If you’re someone who regularly uses a particular streaming service, there is money to be saved by opting into an annual commitment.

But if you’re the type of person who fades in and out of watching streaming apps throughout the year, you may find that you’re actually losing money by committing to 12 months of discounted service rather than simply paying for one or two months per year to watch the content you enjoy.

To optimize your spending on video streaming services, you should do an honest self-evaluation of your viewing habits to determine which streaming services are your top priorities.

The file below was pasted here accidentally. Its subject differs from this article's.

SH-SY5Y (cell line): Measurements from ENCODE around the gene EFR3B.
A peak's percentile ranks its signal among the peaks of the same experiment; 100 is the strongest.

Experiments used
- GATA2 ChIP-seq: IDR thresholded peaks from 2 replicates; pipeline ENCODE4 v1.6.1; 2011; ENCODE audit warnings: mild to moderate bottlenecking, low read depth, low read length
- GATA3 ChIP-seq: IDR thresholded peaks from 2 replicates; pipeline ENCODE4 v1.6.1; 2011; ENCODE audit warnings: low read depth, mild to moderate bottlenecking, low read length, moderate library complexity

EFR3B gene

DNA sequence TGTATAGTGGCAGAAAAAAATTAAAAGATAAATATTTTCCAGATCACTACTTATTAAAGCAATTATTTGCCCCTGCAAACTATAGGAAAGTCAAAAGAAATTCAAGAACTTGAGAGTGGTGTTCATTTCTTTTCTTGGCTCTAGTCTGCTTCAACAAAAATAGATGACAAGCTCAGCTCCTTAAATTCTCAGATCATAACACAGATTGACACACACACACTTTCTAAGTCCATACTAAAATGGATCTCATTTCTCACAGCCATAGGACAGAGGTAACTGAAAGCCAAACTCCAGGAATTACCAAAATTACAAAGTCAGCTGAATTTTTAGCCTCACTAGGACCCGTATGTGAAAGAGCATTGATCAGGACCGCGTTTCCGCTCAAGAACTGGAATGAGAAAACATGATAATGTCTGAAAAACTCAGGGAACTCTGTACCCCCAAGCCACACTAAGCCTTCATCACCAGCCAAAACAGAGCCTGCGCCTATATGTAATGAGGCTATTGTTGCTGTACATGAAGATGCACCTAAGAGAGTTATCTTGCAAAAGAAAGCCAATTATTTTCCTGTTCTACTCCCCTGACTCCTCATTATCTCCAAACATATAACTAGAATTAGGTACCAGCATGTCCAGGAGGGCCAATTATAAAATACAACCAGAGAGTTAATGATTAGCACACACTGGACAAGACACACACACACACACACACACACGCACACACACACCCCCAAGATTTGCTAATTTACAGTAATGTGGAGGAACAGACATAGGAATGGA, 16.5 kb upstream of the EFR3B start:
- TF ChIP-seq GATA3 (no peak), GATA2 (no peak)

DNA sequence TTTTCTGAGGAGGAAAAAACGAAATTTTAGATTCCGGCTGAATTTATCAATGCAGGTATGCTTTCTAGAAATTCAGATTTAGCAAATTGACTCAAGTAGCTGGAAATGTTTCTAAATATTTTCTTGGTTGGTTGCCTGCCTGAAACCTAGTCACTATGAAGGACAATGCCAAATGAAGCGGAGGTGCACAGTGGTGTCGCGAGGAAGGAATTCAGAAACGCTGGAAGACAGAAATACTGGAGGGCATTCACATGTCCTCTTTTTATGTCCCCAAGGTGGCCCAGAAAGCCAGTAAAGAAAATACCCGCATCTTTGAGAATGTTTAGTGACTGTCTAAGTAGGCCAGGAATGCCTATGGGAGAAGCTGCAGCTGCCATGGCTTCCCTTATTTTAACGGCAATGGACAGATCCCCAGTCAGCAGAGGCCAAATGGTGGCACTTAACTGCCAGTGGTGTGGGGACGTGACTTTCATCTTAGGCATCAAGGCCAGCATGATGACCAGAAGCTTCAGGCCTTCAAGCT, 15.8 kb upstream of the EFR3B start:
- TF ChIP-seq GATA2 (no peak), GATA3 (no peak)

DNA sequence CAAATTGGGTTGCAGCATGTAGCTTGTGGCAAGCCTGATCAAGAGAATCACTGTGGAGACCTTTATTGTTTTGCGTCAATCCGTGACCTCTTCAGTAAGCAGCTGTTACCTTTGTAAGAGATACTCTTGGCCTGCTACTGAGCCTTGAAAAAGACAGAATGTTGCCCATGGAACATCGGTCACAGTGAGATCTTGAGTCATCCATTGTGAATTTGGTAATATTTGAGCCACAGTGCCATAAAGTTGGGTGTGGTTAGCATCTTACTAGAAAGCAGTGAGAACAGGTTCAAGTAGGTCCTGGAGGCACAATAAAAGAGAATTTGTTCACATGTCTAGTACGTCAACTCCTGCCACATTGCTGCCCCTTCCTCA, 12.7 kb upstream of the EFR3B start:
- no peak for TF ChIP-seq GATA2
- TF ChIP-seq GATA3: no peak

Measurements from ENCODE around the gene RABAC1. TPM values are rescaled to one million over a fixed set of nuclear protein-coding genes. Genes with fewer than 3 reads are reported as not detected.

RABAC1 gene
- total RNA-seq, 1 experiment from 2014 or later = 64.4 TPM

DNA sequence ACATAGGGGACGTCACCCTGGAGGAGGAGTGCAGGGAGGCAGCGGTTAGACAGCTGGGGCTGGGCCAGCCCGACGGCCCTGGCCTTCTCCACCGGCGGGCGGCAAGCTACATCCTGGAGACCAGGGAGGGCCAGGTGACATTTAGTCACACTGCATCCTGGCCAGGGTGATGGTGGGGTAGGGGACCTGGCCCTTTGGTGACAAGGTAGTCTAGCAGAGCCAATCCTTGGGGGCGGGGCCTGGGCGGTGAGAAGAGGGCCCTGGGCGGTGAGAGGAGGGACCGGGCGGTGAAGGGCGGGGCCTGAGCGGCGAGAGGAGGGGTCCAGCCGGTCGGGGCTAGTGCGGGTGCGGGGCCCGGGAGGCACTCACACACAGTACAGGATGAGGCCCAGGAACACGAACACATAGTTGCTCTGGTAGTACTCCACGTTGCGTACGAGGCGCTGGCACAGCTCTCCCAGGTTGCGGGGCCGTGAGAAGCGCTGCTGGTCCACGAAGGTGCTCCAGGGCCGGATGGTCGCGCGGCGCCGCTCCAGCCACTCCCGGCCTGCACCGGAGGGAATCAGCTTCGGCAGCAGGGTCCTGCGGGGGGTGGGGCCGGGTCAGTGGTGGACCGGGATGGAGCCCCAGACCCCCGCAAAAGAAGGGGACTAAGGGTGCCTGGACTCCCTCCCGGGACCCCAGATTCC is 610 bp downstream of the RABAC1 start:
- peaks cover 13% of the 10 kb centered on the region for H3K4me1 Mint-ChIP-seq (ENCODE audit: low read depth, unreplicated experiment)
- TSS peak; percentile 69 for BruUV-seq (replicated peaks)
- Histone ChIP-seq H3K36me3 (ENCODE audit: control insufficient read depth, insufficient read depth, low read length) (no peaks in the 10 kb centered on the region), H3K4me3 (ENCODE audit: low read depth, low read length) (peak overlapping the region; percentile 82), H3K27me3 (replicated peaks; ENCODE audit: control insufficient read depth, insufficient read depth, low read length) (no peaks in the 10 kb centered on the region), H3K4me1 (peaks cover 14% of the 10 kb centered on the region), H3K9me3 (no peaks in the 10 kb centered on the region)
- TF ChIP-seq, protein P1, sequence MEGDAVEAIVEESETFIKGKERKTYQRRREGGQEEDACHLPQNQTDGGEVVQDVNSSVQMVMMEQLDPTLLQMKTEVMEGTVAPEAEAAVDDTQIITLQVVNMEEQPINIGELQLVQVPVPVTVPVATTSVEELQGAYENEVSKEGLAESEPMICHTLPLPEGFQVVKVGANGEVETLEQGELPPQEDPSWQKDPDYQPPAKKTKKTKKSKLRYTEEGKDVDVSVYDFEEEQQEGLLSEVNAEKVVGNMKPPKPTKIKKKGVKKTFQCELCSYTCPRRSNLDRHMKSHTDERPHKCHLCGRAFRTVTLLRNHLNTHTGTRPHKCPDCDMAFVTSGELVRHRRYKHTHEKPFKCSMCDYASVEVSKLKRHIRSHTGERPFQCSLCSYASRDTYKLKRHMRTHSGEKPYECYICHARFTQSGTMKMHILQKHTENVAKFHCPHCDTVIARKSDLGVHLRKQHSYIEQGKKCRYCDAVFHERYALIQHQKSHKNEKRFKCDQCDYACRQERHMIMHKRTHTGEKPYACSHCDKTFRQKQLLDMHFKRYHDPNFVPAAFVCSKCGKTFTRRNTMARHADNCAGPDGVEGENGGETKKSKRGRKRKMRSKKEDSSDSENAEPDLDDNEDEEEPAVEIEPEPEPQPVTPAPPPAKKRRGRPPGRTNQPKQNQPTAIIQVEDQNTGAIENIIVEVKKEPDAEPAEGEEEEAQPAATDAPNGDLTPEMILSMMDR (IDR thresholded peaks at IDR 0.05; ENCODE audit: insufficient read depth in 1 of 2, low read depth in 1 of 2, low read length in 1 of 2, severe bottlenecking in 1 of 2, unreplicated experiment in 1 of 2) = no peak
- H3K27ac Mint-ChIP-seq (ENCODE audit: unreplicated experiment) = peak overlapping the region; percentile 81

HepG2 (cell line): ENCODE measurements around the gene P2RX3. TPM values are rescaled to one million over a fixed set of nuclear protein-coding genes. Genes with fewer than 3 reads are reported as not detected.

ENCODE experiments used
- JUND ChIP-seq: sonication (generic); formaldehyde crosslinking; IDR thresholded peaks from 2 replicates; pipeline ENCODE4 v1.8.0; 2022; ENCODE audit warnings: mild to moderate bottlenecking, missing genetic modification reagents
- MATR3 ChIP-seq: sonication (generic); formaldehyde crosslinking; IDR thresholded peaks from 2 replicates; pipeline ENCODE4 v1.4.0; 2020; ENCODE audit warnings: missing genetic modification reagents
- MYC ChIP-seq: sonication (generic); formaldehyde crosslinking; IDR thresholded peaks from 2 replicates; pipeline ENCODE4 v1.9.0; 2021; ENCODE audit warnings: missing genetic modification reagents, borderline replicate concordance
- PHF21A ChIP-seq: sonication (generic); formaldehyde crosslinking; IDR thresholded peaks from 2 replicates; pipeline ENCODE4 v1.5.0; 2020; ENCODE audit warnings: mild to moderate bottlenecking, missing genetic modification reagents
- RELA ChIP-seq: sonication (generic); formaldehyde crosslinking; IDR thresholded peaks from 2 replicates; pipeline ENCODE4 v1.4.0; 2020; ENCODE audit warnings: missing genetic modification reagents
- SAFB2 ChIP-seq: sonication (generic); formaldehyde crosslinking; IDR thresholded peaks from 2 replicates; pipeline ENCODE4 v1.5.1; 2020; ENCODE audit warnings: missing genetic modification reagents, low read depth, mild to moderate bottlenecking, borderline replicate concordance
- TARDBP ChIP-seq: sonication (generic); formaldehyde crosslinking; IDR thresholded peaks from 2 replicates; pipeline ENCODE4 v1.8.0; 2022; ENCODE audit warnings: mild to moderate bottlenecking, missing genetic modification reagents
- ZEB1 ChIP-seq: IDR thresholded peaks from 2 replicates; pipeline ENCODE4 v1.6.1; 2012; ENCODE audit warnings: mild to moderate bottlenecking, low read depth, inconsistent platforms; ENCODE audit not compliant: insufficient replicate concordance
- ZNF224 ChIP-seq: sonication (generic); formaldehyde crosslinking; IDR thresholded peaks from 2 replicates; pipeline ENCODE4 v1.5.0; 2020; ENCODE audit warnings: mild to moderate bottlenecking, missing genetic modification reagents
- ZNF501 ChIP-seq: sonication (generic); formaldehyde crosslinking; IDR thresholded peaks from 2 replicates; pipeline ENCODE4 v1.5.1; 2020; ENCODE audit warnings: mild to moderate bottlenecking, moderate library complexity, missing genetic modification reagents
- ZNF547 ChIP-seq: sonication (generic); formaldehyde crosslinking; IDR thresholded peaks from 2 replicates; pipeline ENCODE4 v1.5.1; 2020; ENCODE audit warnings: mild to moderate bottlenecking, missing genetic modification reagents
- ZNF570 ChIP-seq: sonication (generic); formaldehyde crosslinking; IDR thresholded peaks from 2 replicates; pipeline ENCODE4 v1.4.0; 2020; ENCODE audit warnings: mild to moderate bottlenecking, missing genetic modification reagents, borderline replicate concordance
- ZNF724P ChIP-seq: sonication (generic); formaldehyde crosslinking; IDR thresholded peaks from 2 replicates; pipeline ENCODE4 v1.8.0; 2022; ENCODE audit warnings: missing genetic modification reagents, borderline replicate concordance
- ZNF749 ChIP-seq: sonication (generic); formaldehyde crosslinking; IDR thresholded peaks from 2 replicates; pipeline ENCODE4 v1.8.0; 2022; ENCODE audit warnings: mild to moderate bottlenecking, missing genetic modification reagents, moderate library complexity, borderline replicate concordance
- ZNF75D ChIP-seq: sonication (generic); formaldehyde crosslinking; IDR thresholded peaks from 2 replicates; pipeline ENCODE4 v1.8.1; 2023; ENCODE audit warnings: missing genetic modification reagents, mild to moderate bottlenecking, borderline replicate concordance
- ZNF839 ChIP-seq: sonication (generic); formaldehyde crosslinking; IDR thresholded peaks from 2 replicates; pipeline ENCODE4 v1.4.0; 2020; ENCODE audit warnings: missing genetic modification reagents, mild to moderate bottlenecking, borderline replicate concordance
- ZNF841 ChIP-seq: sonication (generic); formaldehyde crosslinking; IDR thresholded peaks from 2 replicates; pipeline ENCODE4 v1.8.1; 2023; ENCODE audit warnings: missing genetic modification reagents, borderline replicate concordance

If you find that you’re paying for a service that doesn’t rank high on your list of priorities, it may be time to consider pulling the plug on that payment no matter the length of your agreement.

The nice part about the streaming TV era is that there is no “early cancellation” fee, and there’s no barrier that keeps you from signing back up for a service if you determine that you can’t live without it in the months after cancellation.


Do you pay for your streaming TV subscriptions monthly? Or do you take advantage of the discounts offered for annual subscriptions? We’d love to hear about your experiences in the Clark.com community.

This post was last modified on April 16, 2024 6:51 am